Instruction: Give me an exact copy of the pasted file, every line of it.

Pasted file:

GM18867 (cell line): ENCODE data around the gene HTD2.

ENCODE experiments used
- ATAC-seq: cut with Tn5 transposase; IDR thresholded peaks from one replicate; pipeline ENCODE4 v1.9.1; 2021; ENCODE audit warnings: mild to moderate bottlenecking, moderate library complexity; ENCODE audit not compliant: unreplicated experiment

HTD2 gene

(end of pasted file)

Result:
GM18867 (cell line): ENCODE data around the gene HTD2.

ENCODE experiments used
- ATAC-seq: cut with Tn5 transposase; IDR thresholded peaks from one replicate; pipeline ENCODE4 v1.9.1; 2021; ENCODE audit warnings: mild to moderate bottlenecking, moderate library complexity; ENCODE audit not compliant: unreplicated experiment

HTD2 gene